Policy of Research Supervisor


 As aging is recognized as a social problem globally, aging has been regarded as a drug discovery target and attention is focused on research proposals, such as searching for anti-aging drugs. However, the history of aging research is still short, and it cannot be said that basic knowledge of aging, a life phenomenon, has been sufficiently understood. Here, defining aging as “transformation of robustness and resilience of organisms over time”, this research area aims for basic understanding of the transformation of biological robustness and resilience with aging using a wide range of bioscientific approaches.
 Biological robustness and resilience are constantly transforming in the body from embryonic development, growth, and aging until death. Organismal transformations described here refers to the continuous changes with biological processes in living organisms, which includes epigenetic gene expression control, metabolism, redox, intracellular signal transduction, and other factors at the molecular level, and differentiation, proliferation, maintenance and dormancy of stem cells, cell senescence, cell degeneration and cell death at the cellular level. At the tissue level, this includes temporal changes in various tissues in the body, such as immune, nervus and endocrine system, tissue damage, repair, and cancer development. In addition, it is important to know how biological robustness and resilience has developed in the process of evolution and how organismal aging has been defined.
 In order to understand these age-related organismal transformations, every effort should be made, utilizing all measurement and analysis technologies that have been developed in life and medical research, such as multi-omics and imaging, data analysis, simulation, and genome editing technologies. Besides model organisms (mouse, fish, Drosophila, nematodes, yeast, and others) that have been used so far, development of novel model organisms of short-lived or long-lived species, and of organoids will be included as a research theme of this research area.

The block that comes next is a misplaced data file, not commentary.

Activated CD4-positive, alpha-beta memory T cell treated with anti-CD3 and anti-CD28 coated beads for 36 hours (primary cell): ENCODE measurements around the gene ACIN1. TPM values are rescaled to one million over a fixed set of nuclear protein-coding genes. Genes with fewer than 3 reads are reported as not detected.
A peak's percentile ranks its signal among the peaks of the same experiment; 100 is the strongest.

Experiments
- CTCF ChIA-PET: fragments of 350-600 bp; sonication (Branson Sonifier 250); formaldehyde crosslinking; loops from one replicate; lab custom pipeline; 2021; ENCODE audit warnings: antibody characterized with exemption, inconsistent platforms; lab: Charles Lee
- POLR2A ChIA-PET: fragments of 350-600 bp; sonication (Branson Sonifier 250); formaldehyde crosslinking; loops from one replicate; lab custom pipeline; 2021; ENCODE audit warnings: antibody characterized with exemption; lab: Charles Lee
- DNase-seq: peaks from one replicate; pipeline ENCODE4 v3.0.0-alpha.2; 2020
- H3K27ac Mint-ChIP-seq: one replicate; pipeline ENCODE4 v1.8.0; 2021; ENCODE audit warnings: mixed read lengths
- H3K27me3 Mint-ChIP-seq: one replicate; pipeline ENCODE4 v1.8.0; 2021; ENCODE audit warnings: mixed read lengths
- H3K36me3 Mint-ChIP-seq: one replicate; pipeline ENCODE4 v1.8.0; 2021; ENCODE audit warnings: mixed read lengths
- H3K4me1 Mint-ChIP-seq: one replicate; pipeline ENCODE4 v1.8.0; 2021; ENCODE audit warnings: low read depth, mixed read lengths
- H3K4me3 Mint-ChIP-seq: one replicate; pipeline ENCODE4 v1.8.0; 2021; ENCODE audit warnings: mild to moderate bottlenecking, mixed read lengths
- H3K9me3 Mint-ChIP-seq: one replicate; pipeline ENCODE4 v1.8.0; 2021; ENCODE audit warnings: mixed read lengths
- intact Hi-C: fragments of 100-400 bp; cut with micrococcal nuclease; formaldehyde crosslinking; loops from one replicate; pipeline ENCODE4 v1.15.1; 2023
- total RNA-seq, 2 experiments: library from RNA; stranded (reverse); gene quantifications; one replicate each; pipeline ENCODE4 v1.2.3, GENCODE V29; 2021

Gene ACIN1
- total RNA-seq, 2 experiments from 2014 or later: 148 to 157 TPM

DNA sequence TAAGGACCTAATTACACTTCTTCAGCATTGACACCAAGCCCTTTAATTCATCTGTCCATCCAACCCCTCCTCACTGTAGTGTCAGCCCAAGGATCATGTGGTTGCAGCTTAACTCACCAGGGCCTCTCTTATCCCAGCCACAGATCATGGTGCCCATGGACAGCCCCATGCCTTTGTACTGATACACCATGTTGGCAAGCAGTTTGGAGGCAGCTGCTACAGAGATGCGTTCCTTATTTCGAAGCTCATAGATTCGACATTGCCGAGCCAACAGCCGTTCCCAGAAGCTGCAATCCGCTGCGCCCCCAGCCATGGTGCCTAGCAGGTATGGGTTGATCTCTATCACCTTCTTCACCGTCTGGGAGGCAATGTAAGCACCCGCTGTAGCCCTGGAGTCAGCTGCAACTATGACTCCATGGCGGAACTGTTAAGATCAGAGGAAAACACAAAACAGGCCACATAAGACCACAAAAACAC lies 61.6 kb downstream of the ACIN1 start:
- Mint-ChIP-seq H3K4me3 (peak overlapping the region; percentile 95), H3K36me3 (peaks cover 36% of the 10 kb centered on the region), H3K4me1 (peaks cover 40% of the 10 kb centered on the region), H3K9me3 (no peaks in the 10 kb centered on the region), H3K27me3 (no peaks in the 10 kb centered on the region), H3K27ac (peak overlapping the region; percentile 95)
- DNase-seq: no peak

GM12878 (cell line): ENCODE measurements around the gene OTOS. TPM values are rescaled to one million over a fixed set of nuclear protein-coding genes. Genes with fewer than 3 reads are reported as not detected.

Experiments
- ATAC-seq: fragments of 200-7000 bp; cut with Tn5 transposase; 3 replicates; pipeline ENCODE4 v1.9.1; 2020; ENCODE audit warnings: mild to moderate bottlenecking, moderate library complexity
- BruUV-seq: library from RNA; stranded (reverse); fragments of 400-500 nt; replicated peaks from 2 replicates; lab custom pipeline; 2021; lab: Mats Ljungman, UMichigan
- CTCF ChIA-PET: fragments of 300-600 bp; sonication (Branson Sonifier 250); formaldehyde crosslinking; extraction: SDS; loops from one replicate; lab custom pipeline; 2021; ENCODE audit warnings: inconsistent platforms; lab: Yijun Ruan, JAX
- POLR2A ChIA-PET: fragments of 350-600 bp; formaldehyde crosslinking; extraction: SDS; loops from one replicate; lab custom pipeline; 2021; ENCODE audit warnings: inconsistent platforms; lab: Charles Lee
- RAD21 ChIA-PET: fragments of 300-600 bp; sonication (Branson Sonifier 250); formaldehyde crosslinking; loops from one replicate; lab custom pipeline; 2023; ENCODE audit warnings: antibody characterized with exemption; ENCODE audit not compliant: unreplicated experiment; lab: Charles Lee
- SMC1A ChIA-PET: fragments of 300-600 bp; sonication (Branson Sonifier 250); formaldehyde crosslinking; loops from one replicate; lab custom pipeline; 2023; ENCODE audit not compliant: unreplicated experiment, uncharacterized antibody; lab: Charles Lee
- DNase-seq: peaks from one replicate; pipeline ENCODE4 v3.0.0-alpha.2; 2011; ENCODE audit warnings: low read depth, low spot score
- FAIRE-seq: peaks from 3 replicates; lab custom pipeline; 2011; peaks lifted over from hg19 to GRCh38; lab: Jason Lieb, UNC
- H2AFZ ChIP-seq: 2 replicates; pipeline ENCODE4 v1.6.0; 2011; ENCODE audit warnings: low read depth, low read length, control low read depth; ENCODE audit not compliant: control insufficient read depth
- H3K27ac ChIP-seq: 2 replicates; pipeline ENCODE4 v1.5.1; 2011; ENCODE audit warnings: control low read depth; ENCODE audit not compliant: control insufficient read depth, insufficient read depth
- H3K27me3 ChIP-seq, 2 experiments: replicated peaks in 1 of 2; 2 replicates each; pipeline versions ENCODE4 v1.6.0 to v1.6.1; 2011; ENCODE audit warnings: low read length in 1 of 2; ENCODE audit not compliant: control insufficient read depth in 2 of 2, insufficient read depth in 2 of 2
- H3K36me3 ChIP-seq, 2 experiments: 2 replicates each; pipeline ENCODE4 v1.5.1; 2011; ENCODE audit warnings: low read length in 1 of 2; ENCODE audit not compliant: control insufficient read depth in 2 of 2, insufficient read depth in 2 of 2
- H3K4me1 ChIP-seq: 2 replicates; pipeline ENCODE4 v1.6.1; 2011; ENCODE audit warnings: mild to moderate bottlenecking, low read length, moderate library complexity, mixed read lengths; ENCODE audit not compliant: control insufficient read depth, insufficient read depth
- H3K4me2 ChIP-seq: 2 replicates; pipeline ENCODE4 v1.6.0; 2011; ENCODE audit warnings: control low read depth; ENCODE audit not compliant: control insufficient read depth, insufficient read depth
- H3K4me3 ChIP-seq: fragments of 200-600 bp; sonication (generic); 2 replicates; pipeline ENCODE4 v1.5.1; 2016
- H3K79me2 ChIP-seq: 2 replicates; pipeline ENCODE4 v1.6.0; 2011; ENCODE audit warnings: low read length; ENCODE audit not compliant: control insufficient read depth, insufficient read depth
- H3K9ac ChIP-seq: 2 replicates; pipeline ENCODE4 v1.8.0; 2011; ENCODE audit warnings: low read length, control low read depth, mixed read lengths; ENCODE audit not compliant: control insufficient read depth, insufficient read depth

Research Area Advisors

Makoto Arita Professor, Faculty of Pharmacy, Keio University
Hiroshi Kimura Professor, Institute of Innovation Research, Tokyo Institute of Technology
Shigeki Kiyonaka Professor, Graduate School of Engineering, Nagoya University
Takehiko Kobayashi Professor, Institute for Quantitative Biosciences, The University of Tokyo
Nobuyuki Takakura Professor, Research Institute for Microbial Diseases, Osaka University
Chikashi Terao Team Leader, Center for Integrative Medical Sciences, RIKEN
Fumiko Toyoshima Professor, Institute for Life and Medical Sciences, Kyoto University
Hiroshi Nakajima Professor, Graduate School of Medicine, Chiba University
Eiji Hara Professor, Research Institute for Microbial Diseases, Osaka University
Kunihiro Matsumoto Professor Emeritus, Graduate School of Science, Nagoya University